It was here, years later, a friend read in the guest book that I had hurt my finger; but I don't remember how.

It was from the canyon's edge that far below we saw a footprint of green, El Oasis, and a boy offered to take us there on his mule. It was in the plaza that I would have eaten roasted llama, had it not been for a friend's warning shout.

It was from here that we caught the wrong bus back down the valley.

Wednesday, September 17, 2008

the rabbit house

La Plata, 1975-6
I don't know who had the idea of the rabbits...Rabbits? Why did we have to take in hundreds of rabbits to protect ourselves?

The Rabbit House
is Laura Alcoba's attempt to explain her childhood, or lack of it. Until she was ten years old, Laura lived in Argentina. But because her parents were militants, members of the banned Montoneros organization, she has pieced together her memories without the help of family photos, or school friends.

This was a childhood of life-or-death secrets: a printing press hidden behind rabbit hutches; a father in prison; and a mother who hid under bright red wigs. The book describes a transitional life, moving from one safe house to the next, and from one surname to another until, when the fashionable yet friendly neighbour asks Laura her name, she cannot think what to say.
I said only 'Laura' because I know that this is the only part of my name that they let me keep. Straightaway, she asked me, 'Laura who?' And truthfully, I don't remember what came next. I must have started to panic, because I know very well that there is a warrant out for my mother, and that we are waiting for them to give us a new name and false documents...What is, after all, my name?

In my tutorial today, we talked about how even (especially?) the most idealistic movements betray themselves, giving into violence and fear, and demonstrating an abject failure to care for and protect their members, especially those lower down the scale.

Murder and kidnapping are always inexcusable. But state murder and kidnapping, that uses the instruments of the State - the armed forces, medical profession, church leadership and judiciary - against its own people, must be judged with even greater severity. Such are the conversations we have here, as we watch the long-awaited trials of military generals, who, thirty years on, still claim torture, murder and kidnapping are legitimate tools of the State.

Laura Alcoba's testimony ends with her search for Clara Anahí, the baby of the couple her and her mother lived with in the rabbit house, who is suspected to have been illegally adopted following the murder of her parents in 1976. The recent review in the Guardian notes that several thirty-two year old women have come forward since the book was published, wanting to establish if they are the missing Clara Anahí.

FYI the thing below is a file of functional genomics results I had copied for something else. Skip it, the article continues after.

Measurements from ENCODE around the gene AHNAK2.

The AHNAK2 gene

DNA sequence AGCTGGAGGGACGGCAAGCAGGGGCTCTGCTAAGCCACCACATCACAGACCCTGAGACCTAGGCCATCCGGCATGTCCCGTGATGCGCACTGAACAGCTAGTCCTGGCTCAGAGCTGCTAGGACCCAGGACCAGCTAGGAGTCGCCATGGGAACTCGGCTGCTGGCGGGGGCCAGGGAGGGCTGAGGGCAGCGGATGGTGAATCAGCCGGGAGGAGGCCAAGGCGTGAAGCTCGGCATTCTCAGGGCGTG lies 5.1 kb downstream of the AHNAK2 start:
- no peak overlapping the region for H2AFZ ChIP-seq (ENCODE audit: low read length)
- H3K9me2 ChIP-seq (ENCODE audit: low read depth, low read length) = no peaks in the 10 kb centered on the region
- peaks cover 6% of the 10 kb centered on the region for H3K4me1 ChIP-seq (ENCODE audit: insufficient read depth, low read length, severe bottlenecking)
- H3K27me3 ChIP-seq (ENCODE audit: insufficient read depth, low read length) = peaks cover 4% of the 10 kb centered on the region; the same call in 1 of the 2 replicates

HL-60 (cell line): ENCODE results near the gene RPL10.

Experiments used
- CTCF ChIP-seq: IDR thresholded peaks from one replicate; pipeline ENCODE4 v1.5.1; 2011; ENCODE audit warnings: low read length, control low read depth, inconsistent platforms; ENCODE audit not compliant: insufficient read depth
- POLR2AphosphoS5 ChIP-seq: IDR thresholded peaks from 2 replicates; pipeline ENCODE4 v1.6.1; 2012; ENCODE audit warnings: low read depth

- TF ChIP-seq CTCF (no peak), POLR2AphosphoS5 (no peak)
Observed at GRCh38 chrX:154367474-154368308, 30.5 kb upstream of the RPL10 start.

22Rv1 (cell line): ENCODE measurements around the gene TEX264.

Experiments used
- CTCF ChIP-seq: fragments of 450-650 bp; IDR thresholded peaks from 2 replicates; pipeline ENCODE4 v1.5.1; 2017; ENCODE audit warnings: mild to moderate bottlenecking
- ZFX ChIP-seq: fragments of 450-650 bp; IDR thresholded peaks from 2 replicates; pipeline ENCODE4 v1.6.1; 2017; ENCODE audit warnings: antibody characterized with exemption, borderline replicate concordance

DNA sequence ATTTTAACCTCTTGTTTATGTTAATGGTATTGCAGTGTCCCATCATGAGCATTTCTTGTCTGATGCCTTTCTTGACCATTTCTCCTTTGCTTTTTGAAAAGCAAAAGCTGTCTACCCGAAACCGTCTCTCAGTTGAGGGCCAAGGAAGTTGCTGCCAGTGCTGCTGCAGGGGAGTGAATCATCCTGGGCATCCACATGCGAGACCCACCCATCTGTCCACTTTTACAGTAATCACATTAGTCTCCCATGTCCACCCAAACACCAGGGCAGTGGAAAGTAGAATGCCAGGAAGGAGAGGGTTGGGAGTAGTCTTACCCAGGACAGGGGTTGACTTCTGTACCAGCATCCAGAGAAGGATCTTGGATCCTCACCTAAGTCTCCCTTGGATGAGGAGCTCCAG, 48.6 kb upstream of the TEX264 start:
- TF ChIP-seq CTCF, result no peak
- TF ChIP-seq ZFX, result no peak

Both Laura Alcoba and the still missing Clara Anahí must piece together their childhood, out of the silences and secrets, the missing photos and false names. There is still much truth to be told in this land. There is still much truth to be told in every land.

The Rabbit House was published in English this month and is available on Amazon.

Photo of Clara Anahí with her mother, Diana Teruggi.

rabbit factory

Lima, 1995

The visit was not a success. I could barely look at the caged rabbits as the priest explained the project. Wool and meat, he told me, for the people of this pueblo joven set on a stony hillside.

Wool and meat. A rabbit factory.

I didn't feel like eating. But from the hall, we stepped into the dining room. The brown wood and thick carpet did not match the dust outside. Neither did the stew the housekeeper brought. Gravy smothered the boiled potatoes and carrots. I scraped off the brown liquid and swallowed quickly.

This was not what I had hoped for. No-one sang cantos del pueblo. No bright arpilleras bore witness. There was just a man, longing for brown stew, and seeking ways to 'feed his flock.'

Monday, September 15, 2008

Monday, September 08, 2008

graffiti near a hospital

Si el papa fuera mujer, el aborto sería Ley.
If the Pope was a woman, abortion would be legal.

Católicas por el Derecho a Decidir are one of several groups working in support of women's reproductive rights in Latin America. The US sister group is Catholics for Choice.